The roads minister of the Australian state of New South Wales has said that he is “increasingly persuaded” that cyclists need to be licensed and also says he is considering banning bikes from some of Sydney’s roads – both measures that he claims will improve the safety of riders.
The Sydney Morning Herald reports that Duncan Gay made his remarks in response to a series of incidents in recent weeks in which cyclists have been seriously injured, as well as two fatalities in the past fortnight, the latest coming yesterday when a man was killed following a collision with a bus at Neutral Bay.
Speaking to 2UE Breakfast, Mr Gay said: “The thing I really need to look at is, if we’re going to put rules in place, and I need to be tougher on car drivers, but I am increasingly persuaded that we need to look at a licence for cyclists.
“It’s not going to worry the ones that are doing the right thing, but the bad ones that are running lights, crossing over, being aggressive, they’re a large part of the statistic,” he went on.
During March, six cyclists out on a club run on Southern Cross Drive suffered serious injuries when the group they were riding with was hit by a car.
According to Mr Gay it is possible that cyclists might be banned from such roads for their own protection, the minister saying, “We will look at it on a safety basis.”
He continued: “The hard thing is, if I put a carte blanche ban in, there are some really good rides that cyclists do, and part of it involves Southern Cross Drive and then on down to Wollongong. I understand how important this is for cyclists, but there have been a couple of accidents there.
He acknowledged that there had been a fall in the number of cyclist fatalities, “but that’s no huge solace because last year was a record year,” with 14 riders killed on the roads of New South Wales.
“We need to get people to be more careful, but the key is to get the people in bigger vehicles to understand that they need to be more observant, but the other part is we need cyclists to actually obey the rules and be helpful as well,” he added.
“Before the phones run off the hook, as I know they will, it is a very small section of cyclists that don’t do the right thing. It would be probably under one per cent,” he concluded.
Phil Ayres, the chief executive of Cycling New South Wales, told Guardian Australia that most of its 10,000 members would be “fundamentally against” attempts to require cyclists to be licensed.
“But we are an organisation that’s grown up to understand there are arguments in favour of it and we’d certainly want to be at the table with government to discuss cyclist safety,” he said.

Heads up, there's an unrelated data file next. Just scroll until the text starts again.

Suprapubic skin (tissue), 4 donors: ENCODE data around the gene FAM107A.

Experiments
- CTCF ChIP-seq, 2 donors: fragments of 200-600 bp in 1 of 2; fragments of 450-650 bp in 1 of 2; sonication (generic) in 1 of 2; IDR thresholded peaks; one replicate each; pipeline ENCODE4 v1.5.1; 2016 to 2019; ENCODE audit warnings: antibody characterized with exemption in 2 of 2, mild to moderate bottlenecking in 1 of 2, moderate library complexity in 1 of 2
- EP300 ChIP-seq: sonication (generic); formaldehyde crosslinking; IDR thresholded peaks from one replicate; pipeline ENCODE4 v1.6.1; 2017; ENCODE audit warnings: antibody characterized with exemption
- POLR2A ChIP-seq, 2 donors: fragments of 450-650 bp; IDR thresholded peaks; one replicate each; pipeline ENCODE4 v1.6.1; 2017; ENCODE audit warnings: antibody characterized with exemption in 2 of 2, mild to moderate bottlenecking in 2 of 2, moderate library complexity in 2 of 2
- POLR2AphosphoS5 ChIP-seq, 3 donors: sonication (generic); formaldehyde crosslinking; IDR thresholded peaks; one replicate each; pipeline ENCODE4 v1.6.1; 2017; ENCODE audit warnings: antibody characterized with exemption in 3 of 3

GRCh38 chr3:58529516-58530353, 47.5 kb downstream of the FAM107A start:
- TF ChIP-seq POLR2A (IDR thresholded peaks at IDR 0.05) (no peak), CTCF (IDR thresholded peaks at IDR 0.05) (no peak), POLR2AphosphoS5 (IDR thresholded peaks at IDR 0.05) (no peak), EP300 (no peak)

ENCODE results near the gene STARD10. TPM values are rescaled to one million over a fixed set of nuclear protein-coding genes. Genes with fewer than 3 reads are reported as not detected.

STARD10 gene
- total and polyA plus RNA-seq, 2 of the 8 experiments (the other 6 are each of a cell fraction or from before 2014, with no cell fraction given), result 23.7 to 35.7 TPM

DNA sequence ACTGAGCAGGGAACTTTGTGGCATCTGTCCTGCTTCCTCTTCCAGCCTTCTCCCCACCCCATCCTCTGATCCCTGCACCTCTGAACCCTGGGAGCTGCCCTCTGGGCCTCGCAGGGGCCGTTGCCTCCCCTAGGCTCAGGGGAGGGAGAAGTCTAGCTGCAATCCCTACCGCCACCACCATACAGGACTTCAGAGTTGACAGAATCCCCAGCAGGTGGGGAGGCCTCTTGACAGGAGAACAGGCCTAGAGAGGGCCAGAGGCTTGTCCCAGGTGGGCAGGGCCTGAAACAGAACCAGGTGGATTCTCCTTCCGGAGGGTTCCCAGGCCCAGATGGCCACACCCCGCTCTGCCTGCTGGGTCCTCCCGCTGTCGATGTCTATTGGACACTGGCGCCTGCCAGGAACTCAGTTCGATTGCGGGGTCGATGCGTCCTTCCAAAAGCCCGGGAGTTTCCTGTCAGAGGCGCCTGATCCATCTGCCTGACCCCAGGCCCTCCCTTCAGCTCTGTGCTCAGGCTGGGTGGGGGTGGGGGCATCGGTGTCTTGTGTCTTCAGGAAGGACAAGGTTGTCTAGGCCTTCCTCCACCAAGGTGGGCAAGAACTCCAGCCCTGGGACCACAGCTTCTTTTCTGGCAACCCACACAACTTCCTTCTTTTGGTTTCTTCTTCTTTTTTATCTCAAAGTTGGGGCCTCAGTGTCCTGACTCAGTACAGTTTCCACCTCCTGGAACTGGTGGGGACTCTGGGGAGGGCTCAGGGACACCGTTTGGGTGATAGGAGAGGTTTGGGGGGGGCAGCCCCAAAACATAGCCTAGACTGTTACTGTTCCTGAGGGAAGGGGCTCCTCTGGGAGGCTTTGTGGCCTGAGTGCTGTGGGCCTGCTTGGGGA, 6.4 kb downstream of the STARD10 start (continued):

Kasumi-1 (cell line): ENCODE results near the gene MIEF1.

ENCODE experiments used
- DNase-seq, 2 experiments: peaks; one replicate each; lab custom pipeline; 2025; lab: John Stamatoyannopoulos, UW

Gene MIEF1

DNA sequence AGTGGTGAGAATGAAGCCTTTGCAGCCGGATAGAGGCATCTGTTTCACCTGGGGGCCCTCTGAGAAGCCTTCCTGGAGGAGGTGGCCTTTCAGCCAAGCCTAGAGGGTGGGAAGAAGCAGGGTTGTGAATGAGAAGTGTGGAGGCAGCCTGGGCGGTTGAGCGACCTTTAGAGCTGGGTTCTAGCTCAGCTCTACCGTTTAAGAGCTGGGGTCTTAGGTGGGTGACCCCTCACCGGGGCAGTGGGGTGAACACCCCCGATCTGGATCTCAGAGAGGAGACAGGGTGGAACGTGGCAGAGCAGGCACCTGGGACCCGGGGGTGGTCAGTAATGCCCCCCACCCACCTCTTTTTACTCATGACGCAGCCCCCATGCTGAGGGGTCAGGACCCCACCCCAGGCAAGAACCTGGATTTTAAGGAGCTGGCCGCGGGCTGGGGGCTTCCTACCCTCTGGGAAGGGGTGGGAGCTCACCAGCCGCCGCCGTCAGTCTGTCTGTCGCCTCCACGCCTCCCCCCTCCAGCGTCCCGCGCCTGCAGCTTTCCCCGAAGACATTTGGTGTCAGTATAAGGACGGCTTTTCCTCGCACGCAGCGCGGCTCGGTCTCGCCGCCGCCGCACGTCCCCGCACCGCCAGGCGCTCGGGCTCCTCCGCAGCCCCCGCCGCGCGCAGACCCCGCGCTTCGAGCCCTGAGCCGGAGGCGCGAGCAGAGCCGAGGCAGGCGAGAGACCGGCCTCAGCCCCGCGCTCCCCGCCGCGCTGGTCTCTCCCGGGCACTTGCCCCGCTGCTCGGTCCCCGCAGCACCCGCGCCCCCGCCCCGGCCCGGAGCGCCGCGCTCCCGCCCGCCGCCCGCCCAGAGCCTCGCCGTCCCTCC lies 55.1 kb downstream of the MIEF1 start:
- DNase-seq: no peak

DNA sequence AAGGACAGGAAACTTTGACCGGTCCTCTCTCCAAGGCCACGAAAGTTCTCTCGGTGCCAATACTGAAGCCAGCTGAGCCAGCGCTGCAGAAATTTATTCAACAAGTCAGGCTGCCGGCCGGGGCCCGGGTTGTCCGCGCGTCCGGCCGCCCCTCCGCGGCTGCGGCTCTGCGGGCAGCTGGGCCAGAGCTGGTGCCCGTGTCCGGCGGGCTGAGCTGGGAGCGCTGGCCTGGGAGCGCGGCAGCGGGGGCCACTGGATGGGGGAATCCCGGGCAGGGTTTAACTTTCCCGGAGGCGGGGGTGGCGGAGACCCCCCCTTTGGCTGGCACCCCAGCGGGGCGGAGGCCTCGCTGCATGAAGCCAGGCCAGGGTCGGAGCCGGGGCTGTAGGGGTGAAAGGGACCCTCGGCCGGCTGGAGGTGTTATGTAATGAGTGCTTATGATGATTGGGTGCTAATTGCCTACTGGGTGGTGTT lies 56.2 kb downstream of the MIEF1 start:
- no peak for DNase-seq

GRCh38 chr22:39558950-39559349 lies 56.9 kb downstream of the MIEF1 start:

“It’s important to realise though that licensing bike riders won’t stop them from being hit, as has happened so horrifically in recent weeks and months. Licensing isn’t a safety issue – if you magically licensed all bikes overnight, it won’t stop the accidents.”
He acknowledged that cyclists need to follow the laws of the road, but denied that law-breaking riders were a significant issue.
“There is a rogue element in any group of people in the community,” he explained. “We don’t condone any riders not obeying the road rules – everyone has to adhere to them. It’s not OK to roll through a red light.
“But the thing with cyclists is that they aren’t surrounded by tonnes of metal. What would be a fender scrape for a car is the maiming of an individual or a loss of life for a cyclist.”
In November 2009, one of Mr Gay’s predecessors as New South Wales transport minister, Carl Scully, who served in that capacity from 1996 to 2005, said that cyclists should be banned from the roads.
In the United States, only the state of Hawaii requires compulsory bike licensing, although some states, such as California, leave it to councils or cities to enforce it at local level if the so choose, as happens in Ventura County, part of the Greater Los Angeles area.
Last October, an attempt to introduce such legislation in the state of Georgia was withdrawn in the face of opposition from cyclists.
In November last year, Labour former minister Kate Hoey said that cyclists in the UK should be registered and required to pay “road tax.”
Born in Scotland, Simon moved to London aged seven and now lives in the Oxfordshire Cotswolds with his miniature schnauzer, Elodie. He fell in love with cycling one Saturday morning in 1994 while living in Italy when Milan-San Remo went past his front door. A daily cycle commuter in London back before riding to work started to boom, he's been news editor at road.cc since 2009. Handily for work, he speaks French and Italian. He doesn't get to ride his Colnago as often as he'd like, and freely admits he's much more adept at cooking than fettling with bikes.